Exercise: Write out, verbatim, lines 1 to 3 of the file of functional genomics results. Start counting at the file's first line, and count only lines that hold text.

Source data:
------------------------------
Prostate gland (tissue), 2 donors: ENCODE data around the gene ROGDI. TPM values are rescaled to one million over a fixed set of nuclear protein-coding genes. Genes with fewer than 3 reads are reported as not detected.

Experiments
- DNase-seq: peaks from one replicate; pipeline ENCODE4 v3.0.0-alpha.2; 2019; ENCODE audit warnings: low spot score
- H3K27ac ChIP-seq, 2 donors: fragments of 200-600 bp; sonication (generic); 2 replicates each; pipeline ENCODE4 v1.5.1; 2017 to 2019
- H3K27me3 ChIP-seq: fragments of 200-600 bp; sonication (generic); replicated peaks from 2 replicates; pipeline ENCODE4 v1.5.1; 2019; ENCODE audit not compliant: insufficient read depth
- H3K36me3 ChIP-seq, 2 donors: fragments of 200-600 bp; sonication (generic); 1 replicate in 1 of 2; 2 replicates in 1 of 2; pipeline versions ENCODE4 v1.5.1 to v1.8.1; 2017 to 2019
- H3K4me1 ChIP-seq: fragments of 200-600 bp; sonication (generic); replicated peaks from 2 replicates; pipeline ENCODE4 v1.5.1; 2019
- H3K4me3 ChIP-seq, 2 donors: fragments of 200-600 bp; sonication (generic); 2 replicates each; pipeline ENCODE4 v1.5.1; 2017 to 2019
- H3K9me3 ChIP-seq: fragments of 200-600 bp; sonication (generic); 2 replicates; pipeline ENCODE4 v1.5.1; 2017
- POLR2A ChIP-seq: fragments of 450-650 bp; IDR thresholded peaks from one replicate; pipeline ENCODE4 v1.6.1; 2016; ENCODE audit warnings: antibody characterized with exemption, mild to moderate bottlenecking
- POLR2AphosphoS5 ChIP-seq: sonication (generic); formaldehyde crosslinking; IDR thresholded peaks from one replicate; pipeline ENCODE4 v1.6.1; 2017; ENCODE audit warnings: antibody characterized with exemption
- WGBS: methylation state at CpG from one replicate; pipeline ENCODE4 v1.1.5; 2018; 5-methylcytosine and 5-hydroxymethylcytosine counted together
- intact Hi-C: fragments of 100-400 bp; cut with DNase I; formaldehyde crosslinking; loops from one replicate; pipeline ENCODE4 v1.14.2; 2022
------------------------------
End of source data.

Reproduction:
Prostate gland (tissue), 2 donors: ENCODE data around the gene ROGDI. TPM values are rescaled to one million over a fixed set of nuclear protein-coding genes. Genes with fewer than 3 reads are reported as not detected.

Experiments
- DNase-seq: peaks from one replicate; pipeline ENCODE4 v3.0.0-alpha.2; 2019; ENCODE audit warnings: low spot score